Many participants have pinpointed the implementation challenge. Minister Dessie Belay of Ethiopia noted that effective and accountable implementation of the Agenda 2063 and Agenda 2030 will also require good governance and peace. It was also noted that the issue of governance should be seen as a critical enabler since the achievement of the SDGs will depend on the capacity of institutions and public administrations to deliver effectively. The strengthening of human capacities has been discussed as one of the critical elements for the achievement of the continent’s key development objectives. Many felt that without the right set of competences among public officials, there can be no strong institutions and good governance. Mr. Yambesi, Commissioner of the Tanzanian Public Service Commission, has also emphasized the need to address capacity and career development, as well as staff performance aspects starting the lowest level of service delivery. There was a strong message that success hinges on the introduction of a strong institutional framework and a truly new paradigm of governance.

Finally, Minister Kameeta of Namibia has reminded everyone through his inspirational speech that people cannot be perceived as passive “receivers” of development. The role of the Government is to empower people to actively contribute to the design of policies that affect their lives. Through his own experience, he has highlighted what Governments can do to listen to the voices of the people and reach out to the furthest behind first, often in remote locations. Many participants have emphasized the importance of engagement and capacity development at the local level as the success will depend on whether the actions will be taken locally.

The meeting has provided a common space for the sharing of experiences among government officers leading work on the 2030 Agenda and Agenda 2063 in their countries and for the introduction of cutting-edge tools and methodologies by countries and international partners. Several break-out sessions were organized to promote discussions and open dialogue on the challenges and good practices. International partners, including, UNITAR, OIF and UNDP had an opportunity to introduce some of the tools that have been developed to support the 2030 Agenda implementation at the country level during these sessions as well as dedicated plenary session at the end of the meeting. These included RBM 2.0 methodology, a range of technical support tools developed under the MAPS approach (Rapid Integrated Assessment (RIA), Guidance Note for Developing National Development Plans that are Results-based and mainstream the Sustainable Development Goals, Agenda 2063 and other frameworks), UNITAR’s learning toolkits on policy cycle and data ecosystems to be launched in early 2018, and OIF’s tools (SDG Targets Prioritization Grid: Tool for information and participatory prioritization of SDGs targets, Sustainable Development Analysis Grid: Systemic Analysis Tool for Sustainability, SDG Targets Prioritization Grid: Tool for information and participatory prioritization of SDGs targets .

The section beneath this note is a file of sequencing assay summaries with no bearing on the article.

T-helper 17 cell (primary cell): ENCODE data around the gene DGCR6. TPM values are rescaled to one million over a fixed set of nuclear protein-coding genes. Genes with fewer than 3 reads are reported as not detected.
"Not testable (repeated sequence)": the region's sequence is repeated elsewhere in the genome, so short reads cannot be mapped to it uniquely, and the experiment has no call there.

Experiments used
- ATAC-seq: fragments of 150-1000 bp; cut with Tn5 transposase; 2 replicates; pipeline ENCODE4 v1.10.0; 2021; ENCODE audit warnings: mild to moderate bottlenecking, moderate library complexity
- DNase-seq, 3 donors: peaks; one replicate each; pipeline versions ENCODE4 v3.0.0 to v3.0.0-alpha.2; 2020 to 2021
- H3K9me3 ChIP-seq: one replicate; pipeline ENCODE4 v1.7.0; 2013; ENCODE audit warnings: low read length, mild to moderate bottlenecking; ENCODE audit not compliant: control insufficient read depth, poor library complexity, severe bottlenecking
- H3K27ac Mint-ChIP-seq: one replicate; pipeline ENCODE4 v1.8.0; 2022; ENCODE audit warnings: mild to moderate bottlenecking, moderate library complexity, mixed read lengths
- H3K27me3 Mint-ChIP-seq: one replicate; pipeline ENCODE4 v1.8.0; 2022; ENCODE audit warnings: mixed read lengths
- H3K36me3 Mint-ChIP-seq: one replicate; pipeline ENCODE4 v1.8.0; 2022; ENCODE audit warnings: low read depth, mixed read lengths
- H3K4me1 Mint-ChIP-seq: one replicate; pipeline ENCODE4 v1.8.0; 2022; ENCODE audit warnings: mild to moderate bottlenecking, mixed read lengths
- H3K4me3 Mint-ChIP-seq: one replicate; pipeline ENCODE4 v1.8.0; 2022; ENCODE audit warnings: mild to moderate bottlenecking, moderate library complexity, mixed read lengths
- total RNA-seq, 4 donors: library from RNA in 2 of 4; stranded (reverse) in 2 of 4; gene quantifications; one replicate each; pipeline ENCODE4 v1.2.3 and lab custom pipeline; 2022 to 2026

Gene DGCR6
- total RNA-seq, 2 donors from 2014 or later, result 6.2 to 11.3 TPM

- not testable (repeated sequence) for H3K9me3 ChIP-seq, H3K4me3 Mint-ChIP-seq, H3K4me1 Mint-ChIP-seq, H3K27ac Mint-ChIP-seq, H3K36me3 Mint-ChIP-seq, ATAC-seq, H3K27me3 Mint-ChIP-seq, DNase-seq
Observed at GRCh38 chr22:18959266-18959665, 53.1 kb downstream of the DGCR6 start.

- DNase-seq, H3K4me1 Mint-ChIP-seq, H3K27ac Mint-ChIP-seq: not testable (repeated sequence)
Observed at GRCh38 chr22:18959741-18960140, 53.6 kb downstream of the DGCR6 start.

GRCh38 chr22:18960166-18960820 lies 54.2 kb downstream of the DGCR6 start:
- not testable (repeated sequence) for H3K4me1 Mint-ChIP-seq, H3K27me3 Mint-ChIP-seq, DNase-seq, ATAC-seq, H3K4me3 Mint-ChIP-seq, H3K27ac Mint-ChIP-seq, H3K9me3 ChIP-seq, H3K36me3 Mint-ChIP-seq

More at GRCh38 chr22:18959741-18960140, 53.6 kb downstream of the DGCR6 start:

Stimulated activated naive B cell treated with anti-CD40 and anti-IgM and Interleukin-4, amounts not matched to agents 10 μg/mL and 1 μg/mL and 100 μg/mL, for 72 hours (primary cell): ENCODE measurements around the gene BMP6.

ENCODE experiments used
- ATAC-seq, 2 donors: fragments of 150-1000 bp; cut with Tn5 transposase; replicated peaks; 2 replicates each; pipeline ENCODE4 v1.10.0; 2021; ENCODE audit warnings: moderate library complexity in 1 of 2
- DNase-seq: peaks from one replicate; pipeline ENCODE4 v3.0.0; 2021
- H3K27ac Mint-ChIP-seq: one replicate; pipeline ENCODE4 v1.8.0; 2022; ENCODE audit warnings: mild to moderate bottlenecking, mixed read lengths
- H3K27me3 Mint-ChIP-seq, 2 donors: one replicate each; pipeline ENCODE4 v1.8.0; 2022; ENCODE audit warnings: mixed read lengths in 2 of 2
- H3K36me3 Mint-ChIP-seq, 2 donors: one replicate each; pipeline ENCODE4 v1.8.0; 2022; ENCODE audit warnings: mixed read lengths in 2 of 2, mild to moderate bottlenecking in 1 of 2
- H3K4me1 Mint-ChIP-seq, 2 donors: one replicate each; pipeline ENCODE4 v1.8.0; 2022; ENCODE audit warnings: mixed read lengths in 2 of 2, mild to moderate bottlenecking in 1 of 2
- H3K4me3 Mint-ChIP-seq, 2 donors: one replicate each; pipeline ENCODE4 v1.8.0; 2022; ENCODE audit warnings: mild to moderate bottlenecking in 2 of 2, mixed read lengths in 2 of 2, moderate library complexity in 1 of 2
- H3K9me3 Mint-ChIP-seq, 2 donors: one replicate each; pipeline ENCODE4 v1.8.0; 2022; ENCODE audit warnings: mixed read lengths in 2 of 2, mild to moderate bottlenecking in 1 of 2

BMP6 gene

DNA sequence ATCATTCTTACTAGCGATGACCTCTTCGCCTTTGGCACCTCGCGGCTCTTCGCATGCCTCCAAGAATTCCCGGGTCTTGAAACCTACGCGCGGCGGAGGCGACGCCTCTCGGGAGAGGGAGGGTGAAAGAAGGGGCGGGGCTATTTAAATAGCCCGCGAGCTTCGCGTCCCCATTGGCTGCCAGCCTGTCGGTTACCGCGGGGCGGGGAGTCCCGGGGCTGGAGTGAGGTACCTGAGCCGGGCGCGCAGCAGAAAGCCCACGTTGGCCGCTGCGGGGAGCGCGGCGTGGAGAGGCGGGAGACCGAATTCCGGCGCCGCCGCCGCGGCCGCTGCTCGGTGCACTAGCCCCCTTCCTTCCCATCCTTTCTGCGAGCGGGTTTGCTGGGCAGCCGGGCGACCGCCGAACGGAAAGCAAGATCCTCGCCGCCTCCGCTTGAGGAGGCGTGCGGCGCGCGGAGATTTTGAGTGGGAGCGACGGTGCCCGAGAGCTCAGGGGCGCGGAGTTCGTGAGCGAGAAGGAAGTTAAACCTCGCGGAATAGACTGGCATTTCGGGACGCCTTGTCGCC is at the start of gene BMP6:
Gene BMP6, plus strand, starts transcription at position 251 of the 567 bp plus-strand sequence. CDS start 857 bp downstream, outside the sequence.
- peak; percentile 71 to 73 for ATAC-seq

The Symposium featured 7 thematic plenary sessions and multiple working groups. You can find the Symposium materials on the dedicated webpage.

90 participants from 36 African countries took part in the meeting. The meeting was also an opportunity for UNITAR to introduce and pilot some of the tools and materials for modules designed as part of the toolkits on “Policy cycle, integrated approaches and SDGs”, incl. the generic version and the version customized to the needs of the African Least Developed Countries. The first version of the toolkits will be published online in early 2018. This work was made possible thanks to the support from the Governments of Switzerland and Sweden and that of Agence Française du Développment.

For more information

Contact: a2030@unitar.org

Website: http://www.unitar.org/thematic-areas/capacity-2030-agenda